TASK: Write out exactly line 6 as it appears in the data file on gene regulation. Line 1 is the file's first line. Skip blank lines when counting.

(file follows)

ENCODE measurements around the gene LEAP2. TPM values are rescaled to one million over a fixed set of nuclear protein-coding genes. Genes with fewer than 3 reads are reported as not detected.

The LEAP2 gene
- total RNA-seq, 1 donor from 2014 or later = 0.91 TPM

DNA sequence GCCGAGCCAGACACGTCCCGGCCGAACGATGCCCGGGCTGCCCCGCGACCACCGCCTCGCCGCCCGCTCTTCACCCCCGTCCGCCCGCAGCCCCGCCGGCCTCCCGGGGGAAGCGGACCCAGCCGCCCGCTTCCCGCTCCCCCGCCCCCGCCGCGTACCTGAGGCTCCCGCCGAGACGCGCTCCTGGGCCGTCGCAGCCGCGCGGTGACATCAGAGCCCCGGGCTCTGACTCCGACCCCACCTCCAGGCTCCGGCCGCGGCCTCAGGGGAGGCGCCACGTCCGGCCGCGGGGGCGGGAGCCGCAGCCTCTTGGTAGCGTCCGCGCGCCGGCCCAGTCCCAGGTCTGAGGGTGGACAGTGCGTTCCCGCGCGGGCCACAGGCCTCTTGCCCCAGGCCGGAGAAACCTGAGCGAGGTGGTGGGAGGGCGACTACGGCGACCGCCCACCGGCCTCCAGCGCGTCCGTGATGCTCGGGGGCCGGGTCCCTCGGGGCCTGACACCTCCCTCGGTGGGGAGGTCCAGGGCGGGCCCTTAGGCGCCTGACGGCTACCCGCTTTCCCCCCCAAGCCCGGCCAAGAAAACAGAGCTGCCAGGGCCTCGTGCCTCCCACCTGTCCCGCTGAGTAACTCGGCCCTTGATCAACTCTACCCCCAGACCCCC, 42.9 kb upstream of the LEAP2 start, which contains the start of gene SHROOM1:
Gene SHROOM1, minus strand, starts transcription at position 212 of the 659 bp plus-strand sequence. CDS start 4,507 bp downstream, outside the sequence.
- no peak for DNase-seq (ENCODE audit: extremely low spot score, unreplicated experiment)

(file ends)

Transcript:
- no peak for DNase-seq (ENCODE audit: extremely low spot score, unreplicated experiment)